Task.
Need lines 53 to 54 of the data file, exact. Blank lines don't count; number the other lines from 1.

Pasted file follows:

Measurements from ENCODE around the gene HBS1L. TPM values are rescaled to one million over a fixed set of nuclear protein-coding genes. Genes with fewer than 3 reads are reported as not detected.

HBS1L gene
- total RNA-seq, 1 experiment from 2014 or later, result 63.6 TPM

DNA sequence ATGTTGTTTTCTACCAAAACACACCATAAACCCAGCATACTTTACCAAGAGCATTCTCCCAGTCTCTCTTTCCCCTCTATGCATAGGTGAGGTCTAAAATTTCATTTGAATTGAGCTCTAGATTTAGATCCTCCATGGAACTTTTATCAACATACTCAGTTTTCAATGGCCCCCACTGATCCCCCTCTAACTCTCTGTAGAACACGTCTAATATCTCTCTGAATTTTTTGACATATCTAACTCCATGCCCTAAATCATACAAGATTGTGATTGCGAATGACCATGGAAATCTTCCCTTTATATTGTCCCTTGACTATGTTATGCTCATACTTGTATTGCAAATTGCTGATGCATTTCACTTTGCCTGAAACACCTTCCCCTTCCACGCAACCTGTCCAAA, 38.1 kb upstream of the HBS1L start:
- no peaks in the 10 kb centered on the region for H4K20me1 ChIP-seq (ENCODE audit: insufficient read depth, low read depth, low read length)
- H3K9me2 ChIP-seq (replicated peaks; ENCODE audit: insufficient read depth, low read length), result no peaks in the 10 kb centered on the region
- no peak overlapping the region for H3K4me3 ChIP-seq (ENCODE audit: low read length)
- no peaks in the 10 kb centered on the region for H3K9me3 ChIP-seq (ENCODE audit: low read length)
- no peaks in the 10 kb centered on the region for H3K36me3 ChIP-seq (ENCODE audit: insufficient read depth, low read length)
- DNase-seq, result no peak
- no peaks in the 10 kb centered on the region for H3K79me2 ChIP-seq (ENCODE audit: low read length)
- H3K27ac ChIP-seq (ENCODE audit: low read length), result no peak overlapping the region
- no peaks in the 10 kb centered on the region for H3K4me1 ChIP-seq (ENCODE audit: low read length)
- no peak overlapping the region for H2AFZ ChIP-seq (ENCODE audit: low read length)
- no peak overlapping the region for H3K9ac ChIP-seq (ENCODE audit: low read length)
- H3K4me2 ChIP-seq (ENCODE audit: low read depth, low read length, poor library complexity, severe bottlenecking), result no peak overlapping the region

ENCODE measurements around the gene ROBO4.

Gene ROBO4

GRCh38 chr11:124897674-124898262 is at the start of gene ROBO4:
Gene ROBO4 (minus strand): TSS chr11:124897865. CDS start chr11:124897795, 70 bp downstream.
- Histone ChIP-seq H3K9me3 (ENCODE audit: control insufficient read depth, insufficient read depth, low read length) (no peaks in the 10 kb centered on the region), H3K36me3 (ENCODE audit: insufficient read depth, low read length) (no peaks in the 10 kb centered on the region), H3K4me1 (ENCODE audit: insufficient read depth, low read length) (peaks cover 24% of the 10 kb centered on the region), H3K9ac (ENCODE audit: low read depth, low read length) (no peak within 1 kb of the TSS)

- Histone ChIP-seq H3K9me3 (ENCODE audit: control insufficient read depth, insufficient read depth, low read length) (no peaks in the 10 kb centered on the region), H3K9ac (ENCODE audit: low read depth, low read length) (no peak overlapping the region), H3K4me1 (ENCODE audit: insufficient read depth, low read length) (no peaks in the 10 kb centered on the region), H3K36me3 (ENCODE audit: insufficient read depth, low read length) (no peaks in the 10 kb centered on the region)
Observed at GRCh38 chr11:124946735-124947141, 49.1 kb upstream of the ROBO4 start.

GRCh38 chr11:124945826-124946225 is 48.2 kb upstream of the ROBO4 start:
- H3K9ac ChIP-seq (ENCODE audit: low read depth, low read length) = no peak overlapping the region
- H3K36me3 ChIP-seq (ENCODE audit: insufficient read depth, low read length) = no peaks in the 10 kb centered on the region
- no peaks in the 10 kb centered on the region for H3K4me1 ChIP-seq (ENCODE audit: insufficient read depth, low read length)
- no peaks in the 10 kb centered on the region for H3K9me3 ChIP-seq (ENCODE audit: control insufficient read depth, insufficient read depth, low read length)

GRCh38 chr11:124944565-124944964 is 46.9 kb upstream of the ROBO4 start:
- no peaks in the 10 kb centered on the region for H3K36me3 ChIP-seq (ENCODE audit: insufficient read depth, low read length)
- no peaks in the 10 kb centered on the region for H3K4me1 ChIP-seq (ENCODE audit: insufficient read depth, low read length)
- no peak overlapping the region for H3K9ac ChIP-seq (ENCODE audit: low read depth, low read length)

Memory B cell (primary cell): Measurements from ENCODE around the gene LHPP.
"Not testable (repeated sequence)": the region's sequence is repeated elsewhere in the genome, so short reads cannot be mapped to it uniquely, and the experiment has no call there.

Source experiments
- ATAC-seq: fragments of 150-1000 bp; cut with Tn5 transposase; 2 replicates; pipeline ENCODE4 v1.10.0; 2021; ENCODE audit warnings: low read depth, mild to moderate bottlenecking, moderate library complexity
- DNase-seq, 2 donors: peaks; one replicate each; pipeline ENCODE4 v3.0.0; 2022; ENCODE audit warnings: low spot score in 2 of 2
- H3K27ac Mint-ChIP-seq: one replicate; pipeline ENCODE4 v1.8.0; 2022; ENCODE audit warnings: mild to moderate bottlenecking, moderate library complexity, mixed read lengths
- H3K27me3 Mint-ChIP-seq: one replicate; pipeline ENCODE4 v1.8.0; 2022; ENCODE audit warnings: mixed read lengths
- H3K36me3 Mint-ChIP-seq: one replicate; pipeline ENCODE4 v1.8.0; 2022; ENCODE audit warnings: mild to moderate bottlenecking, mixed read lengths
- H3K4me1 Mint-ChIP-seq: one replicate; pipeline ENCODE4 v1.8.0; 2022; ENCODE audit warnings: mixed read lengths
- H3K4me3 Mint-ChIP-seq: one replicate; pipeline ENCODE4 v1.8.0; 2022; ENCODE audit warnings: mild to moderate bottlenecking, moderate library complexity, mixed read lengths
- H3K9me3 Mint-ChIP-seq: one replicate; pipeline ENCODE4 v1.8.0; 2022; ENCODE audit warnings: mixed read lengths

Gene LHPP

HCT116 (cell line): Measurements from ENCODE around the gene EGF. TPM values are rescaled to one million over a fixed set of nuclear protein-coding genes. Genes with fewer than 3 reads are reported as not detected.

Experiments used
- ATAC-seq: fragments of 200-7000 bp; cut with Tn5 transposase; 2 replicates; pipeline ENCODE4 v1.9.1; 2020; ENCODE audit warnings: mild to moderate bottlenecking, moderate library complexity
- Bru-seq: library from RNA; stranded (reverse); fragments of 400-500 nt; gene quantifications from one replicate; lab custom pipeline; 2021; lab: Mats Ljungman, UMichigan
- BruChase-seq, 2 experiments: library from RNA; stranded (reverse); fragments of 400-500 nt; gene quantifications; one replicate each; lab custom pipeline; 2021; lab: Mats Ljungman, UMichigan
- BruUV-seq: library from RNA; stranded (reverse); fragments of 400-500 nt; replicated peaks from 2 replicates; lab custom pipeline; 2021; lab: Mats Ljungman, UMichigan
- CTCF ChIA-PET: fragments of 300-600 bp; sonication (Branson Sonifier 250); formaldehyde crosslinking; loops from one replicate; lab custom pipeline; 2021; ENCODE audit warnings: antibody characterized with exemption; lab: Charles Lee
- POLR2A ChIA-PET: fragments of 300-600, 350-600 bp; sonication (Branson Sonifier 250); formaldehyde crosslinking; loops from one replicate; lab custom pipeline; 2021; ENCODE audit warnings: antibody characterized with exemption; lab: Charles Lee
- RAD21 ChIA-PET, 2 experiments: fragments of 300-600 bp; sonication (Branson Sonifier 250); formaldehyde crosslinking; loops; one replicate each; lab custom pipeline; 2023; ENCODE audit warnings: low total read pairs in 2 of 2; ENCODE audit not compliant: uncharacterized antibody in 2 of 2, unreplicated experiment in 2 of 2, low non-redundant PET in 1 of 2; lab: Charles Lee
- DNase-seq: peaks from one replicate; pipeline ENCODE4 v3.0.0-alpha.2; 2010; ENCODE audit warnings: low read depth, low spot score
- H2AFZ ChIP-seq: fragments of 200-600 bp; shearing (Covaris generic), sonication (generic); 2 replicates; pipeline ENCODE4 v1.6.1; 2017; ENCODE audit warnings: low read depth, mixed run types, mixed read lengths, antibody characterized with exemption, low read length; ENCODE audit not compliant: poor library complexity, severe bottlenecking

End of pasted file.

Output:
- RAD21 ChIA-PET, 2 experiments: fragments of 300-600 bp; sonication (Branson Sonifier 250); formaldehyde crosslinking; loops; one replicate each; lab custom pipeline; 2023; ENCODE audit warnings: low total read pairs in 2 of 2; ENCODE audit not compliant: uncharacterized antibody in 2 of 2, unreplicated experiment in 2 of 2, low non-redundant PET in 1 of 2; lab: Charles Lee
- DNase-seq: peaks from one replicate; pipeline ENCODE4 v3.0.0-alpha.2; 2010; ENCODE audit warnings: low read depth, low spot score